Kelvin, Sera. The Stability in Expecting Emotional Instability: Brazil. April 2017.

Konbaz, Rahaf. The Castaways: On the Verge of Life - Syria. August 2017.

Korneeva, Ekaterina. Instability... or Flexibility? July 2017.

Krnceska, Sofija. Decades of Economic Instability - Macedonia. September 2017.

Larousse, Annabelle. Legal and Emotional Instability in a Transgender Life - Ireland. August 2017.

Larrosa, Mariela. The Very Stable Spanish Instability. April 2017.

Lobos, José. Political Instability: Guatemala. May 2017.

Mankevich, Tatsiana. The Absence of Linguistic Stabilнасцi: Does the Belarusian Language Have a Future? December 2016.

Meschi, Isabelle. Linguistic Instabilité and Instabilità: France and Italy. November 2016.

Mitra, Ashutosh. The Instability of Change: India. January 2016.

Moussly, Sahar. The Instability of Tyranny: Syria and the Syrian Diaspora. December 2016.

Nastou, Eliza. Psychological Αστάθεια and Inestabilidad during the Economic Crisis: Greece and Spain. December 2016.

Nevosadova, Jirina. Whatever Happens, It Is Experience. May 2017.

Partykowska, Natalia. Niestabilność and адсутнасць стабільнасці in the Arts: Polish and Belarusian Theater. January 2017.

Payan, Rodrigo Arenas. Impotence - Venezuela and Columbia. September 2017.

Persio, P.L.F. Social Instabilità and Instabiliteit: Italy and the Netherlands. November 2016.

Pranevich, Liubou. Cultural Instability: Belarus and Poland. March 2017.

Protić, Aleksandar. Demographic Instability: Serbia. July 2017.

Romano, Mavi. Unstable Identities: Ecuador and Europe. October 2016.

Sekulić, Jelena. Нестабилност/Nestabilnost in Language - Serbia. August 2017.

Sepa, Andreea. Instabilitate vs. Stabilität: How Important Are Cultural Differences? - Romania and Germany. September 2017.

Shunit. Economic Instability: Guinea and Gambia. April 2017.

Shalunova, Marina. Language Instability: Russia. June 2017

Sitorus, Rina. Instabilitas Toleransi: Indonesia. May 2017.

Skrypka, Vladyslav. National нестійкість: Ukraine. July 2017.

Staniulis, Justas. Nestabilumas of Gediminas Hill and the Threat to the Symbol of the State: Lithuania. July 2017.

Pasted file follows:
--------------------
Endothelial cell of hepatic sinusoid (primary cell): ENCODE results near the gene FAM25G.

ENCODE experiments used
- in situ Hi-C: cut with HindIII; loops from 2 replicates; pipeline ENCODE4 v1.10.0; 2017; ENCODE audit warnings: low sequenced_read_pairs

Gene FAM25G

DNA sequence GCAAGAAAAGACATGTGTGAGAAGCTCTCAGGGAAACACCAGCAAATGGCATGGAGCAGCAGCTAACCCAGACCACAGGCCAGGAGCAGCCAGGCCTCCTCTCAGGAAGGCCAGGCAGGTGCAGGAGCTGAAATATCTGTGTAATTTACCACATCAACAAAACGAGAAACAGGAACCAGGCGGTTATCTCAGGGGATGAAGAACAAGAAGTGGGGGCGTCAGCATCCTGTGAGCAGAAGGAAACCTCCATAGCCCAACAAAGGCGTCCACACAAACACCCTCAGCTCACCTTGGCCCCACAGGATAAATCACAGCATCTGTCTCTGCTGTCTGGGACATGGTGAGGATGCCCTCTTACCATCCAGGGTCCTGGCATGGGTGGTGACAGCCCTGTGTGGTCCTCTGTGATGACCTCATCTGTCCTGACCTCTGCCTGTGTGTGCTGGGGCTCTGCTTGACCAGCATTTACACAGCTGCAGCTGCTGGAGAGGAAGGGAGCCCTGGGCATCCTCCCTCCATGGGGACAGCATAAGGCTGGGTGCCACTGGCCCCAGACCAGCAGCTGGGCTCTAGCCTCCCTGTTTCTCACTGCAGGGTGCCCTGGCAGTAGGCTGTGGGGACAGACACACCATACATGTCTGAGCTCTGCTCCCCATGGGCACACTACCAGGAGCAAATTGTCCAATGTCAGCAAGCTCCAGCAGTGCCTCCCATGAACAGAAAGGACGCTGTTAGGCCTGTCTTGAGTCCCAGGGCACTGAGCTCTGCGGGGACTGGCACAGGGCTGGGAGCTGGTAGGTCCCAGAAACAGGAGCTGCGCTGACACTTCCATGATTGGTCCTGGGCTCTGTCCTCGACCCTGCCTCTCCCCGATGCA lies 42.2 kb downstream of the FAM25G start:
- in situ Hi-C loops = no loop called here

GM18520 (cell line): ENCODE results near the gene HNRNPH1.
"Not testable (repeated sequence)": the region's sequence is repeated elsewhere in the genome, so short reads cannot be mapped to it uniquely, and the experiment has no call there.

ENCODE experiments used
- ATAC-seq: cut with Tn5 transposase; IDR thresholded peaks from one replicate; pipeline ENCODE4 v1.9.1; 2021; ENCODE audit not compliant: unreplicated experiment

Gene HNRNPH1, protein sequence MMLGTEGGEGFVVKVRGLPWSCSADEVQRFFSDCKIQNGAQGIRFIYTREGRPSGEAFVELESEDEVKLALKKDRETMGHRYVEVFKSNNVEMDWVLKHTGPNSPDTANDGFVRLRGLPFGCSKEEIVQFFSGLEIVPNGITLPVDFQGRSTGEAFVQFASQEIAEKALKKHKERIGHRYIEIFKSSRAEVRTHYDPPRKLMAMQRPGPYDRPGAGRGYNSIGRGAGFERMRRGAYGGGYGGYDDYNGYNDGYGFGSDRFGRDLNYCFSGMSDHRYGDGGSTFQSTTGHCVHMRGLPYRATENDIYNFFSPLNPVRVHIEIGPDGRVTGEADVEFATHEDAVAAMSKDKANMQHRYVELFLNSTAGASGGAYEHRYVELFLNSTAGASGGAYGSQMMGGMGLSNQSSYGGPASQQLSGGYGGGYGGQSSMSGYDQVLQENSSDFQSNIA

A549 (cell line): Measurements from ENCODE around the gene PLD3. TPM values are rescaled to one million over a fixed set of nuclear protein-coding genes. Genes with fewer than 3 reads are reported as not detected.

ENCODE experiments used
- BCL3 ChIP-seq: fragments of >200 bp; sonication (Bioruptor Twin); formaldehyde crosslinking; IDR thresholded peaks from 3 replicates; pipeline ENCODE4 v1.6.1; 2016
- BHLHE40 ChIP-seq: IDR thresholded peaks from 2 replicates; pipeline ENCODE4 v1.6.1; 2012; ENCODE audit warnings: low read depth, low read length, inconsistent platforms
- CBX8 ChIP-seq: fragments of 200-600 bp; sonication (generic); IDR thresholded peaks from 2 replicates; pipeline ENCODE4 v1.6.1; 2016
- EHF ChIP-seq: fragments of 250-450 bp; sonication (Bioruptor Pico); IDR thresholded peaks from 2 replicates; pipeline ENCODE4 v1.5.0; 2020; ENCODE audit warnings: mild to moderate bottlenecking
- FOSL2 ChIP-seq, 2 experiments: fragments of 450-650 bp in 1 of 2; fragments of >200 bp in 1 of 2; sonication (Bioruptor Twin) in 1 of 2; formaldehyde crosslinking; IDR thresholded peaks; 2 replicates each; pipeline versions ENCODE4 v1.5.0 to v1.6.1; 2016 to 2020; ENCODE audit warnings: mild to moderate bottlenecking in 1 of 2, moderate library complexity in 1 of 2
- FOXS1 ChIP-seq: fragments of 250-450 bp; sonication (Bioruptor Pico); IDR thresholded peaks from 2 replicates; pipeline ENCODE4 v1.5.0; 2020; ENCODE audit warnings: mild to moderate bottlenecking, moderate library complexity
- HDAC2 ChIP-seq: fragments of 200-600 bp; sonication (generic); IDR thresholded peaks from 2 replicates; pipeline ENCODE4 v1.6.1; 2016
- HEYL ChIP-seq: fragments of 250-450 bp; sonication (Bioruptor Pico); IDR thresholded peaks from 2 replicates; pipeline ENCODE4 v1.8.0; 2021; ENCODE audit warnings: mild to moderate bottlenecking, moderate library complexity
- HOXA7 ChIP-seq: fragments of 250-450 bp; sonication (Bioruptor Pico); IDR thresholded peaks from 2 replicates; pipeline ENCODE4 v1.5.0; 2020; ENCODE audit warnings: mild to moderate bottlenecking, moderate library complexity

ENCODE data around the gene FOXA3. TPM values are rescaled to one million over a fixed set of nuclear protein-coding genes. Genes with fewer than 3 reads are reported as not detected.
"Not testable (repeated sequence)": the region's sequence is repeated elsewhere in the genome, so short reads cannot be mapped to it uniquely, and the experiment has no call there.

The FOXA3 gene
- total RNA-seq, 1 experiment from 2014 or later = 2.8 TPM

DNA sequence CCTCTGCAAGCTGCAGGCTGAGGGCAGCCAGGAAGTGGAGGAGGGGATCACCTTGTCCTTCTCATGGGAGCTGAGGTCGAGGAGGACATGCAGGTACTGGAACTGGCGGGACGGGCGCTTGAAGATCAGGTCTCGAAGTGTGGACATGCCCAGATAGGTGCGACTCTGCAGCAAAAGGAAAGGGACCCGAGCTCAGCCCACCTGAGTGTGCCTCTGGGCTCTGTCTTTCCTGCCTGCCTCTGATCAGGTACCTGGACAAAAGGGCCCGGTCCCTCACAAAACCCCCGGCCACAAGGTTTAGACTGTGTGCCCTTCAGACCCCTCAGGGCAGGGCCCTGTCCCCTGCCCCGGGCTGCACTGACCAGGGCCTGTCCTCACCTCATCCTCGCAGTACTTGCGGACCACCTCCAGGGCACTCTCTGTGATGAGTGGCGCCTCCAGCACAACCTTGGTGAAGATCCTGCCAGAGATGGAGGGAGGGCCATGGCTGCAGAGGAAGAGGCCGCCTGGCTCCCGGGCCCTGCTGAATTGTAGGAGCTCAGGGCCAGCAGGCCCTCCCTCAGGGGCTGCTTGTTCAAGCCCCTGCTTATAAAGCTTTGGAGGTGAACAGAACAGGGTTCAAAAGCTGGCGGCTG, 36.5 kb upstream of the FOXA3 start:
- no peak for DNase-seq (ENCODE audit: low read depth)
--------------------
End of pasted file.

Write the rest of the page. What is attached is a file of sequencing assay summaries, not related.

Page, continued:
Sousa, Antonia. Social and Economic Instabilidade: Portugal. January 2017.

Vuka. My Intimate Imbalanced Inclination. March 2017.

Walton, Éva. Historical and Psychological Bizonytalanság within Hungarian Culture. January 2017.

Yücel, Sabahattin. The Instability of Turkish Education and its Effect on Culture and Language: Turkey. July 2017.

Zadrożna-Nowak, Amelia. Economic Instability: Poles at Home and the Polish Diaspora. November 2016.

Zakharova, Anastasiya. Instability in Relationships: Russia. April 2017.

To follow: emblems by Romanian, Moldovan, British, Macedonian, Mexican and Philippine writers and translators.


Further reading

Azazeal, Alex. Отражение Spiegelt Reflection. 2014.

Friedrich, Angelika. The Emblem of Instability. September 2016.

Friedrich, Angelika. Sub-Under-U-метро-Bahn-Ground-Way. 2014.

Gergiev, Vladimir. Street - Straße - Улица. 2014

Metivier, Anthony. Kunstart. 2014.

Smirnov, Yuri. Art de streetулица. 2013.

Whittlesey, Henry, et al. Transposing Emblem - Junk Culture - Müll Trashed Мусор (Part I). August 2016.

Whittlesey, Henry, et al. Transposing Emblem - Junk Culture - Müll Trashed Мусор (Part II). August 2016.

Whittlesey, Henry, et al. Transposing Emblem - Junk Culture - Müll Trashed Мусор (Part III). September 2016.

Whittlesey, Henry. Forward to Next Transposing Emblem. January 2016.

Whittlesey, Henry. Changes to Transposing Emblems. November 2015.

Whittlesey, Henry. Excerpt of new emblem transpoзиция on trash. September 2015.

Whittlesey, Henry. Müll trashed мусор. 2013